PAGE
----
Pankration has been traced back to the days of ancient Greece, and it was primarily a mixture of wrestling and boxing (hence the heavy-duty cestus the statue is pulling on). A combination of pan (meaning "all") and kratos (meaning "might" or "strength"), it was added to the 33rd Olympics as a heavy event right alongside wrestling and boxing. It quickly became a crowd favorite, and its influence laid the groundwork for Spartan close-combat training, as well as hand-to-hand techniques used in the armies of Alexander the Great.

A master of pankration would be a deadly force to have on any battlefield. Able to lay out foes with a single punch, or to slip inside a foe's guard and grapple them, this fighting style is ideal for unarmed combatants who focus on raw power and endurance over the more balletic aspects of stylized martial arts that monks often get stereotyped into practicing.

#3: Bartitsu

I say, you picked the wrong gent to accost this day!

Speaking of mixed martial arts, one of the more unique examples of the breed is the Victorian martial art known as Bartitsu. Created by a railroad engineer and lifetime enthusiast of fisticuffs, Edward William Barton-Wright combined a slew of fighting techniques ranging from boxing, to savate, to stick fighting, to sabre fencing, and jujitsu into a single, cohesive style that he felt was the greatest combination of a dozen different traditions.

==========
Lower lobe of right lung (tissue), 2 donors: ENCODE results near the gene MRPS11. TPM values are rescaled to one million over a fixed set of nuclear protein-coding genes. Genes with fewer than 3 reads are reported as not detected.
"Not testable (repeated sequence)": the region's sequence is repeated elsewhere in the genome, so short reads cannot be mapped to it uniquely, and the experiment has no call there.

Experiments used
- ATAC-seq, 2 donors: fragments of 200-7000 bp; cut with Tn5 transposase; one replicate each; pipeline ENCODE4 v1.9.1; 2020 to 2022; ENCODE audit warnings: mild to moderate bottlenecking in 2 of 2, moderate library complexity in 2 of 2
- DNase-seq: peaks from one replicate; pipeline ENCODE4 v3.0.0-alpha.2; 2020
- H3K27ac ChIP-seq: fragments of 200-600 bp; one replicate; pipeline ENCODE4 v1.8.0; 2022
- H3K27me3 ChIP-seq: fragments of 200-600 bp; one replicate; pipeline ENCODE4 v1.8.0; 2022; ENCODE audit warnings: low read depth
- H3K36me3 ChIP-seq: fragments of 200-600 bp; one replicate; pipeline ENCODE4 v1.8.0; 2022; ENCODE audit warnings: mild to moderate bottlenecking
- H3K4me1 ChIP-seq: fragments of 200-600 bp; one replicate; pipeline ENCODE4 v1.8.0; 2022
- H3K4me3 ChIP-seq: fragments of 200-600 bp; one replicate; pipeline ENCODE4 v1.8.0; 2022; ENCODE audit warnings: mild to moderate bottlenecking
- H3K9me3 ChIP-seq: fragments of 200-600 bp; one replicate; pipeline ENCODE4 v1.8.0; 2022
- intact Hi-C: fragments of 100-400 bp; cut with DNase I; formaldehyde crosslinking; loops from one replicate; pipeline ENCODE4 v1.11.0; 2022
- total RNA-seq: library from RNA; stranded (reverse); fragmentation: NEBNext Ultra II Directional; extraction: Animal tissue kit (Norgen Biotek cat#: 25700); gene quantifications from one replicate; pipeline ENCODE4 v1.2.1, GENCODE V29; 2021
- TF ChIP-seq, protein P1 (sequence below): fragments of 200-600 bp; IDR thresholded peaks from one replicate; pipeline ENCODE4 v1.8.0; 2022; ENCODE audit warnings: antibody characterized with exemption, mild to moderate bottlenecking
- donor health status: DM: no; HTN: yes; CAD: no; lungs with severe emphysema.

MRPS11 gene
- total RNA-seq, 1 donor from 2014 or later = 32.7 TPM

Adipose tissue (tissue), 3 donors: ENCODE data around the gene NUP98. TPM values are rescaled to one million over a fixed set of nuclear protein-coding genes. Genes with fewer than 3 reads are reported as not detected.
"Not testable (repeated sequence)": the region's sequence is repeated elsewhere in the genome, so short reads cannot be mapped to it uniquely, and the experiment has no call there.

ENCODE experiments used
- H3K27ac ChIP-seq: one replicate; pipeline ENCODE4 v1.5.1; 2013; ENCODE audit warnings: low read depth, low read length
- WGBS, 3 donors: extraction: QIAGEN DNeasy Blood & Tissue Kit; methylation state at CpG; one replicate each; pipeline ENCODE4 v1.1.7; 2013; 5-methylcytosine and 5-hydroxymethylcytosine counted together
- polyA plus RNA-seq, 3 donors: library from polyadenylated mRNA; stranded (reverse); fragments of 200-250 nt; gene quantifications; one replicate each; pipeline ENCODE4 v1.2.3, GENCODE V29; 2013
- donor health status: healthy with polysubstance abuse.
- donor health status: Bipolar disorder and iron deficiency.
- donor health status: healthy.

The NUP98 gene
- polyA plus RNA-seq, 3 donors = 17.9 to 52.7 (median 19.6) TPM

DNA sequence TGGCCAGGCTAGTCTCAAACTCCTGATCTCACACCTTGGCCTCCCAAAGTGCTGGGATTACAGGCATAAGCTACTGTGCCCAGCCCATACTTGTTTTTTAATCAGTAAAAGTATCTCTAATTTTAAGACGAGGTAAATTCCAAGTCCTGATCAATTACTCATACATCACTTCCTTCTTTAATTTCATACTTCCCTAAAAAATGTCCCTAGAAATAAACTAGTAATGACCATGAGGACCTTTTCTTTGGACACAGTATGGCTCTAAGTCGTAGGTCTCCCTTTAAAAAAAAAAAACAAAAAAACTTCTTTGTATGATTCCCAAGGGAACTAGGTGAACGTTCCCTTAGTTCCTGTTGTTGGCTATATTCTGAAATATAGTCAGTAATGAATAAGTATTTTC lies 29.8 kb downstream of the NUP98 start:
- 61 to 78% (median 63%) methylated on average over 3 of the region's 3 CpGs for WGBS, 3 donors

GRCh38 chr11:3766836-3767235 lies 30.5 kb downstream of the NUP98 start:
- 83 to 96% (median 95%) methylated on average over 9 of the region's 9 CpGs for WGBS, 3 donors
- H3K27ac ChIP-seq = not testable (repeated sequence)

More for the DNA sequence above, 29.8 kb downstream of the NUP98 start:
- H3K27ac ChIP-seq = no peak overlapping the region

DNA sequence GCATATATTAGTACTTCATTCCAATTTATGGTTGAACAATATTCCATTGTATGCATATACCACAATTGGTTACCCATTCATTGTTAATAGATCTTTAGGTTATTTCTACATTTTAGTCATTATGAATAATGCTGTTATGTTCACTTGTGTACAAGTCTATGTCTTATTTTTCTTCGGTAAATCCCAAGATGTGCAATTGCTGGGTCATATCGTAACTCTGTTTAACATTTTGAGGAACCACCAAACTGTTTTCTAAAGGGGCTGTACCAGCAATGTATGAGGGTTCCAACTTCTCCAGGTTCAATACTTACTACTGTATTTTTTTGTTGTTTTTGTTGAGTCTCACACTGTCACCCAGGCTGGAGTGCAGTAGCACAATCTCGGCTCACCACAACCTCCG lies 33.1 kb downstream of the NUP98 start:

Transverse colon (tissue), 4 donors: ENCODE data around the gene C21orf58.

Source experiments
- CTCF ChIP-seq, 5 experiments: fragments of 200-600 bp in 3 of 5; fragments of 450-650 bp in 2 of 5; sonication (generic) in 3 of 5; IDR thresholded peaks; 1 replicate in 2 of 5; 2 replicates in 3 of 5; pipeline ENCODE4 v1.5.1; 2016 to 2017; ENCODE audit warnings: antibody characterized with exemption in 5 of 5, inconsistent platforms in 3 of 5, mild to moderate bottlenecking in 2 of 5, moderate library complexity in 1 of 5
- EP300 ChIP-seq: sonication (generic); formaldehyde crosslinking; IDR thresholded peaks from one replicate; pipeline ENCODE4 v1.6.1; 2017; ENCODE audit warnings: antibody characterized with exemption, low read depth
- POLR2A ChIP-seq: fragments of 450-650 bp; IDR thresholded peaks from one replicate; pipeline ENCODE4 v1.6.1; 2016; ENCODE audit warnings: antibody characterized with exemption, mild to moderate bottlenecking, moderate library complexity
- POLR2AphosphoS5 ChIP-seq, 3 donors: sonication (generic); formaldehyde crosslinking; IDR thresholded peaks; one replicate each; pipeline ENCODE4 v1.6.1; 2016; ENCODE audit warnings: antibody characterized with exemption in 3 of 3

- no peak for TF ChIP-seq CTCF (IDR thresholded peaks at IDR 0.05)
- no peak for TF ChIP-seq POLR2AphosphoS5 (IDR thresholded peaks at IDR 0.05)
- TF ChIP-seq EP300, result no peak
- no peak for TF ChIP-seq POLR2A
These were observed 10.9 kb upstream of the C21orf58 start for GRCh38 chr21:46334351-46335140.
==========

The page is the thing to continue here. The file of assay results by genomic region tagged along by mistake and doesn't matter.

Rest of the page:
Then he named it after himself, because who was going to argue with him?

Bartitsu was particularly popular among the residents of London, and it was often considered a practical form of self defense to use on the street. So if one happened to be an urban monk, this would be an ideal fighting style to embrace. Particularly when one considers the only weapons one would need are a fast fist, and either a walking stick or their umbrella. However if one wanted to employ the dirty trick combat maneuver to represent flinging one's hat or coat at an attacker as a distraction, in addition to the more traditonal trip combat maneuver, that would play right into Bartitsu's strong points. From experience, I can recommend the Maneuver Master monk archetype for getting the most out of this particular choice, as an enemy that's been tripped, deafened, and blinded is basically out of the fight even if you didn't do any real damage to them.

#4: Rough and Tumble

And that's what the winner looked like afterward...

Defined more by its lack of rules than the presence of them, Rough and Tumble could more accurately be described as simple, unarmed brutality. Popular in the southern United States for a long time, it truly was a no rules, no-holds-barred form of fighting. Anything, absolutely anything was on the table if both participants agreed to "tear and rend" instead of "fight fair" as the "rules" for this fight.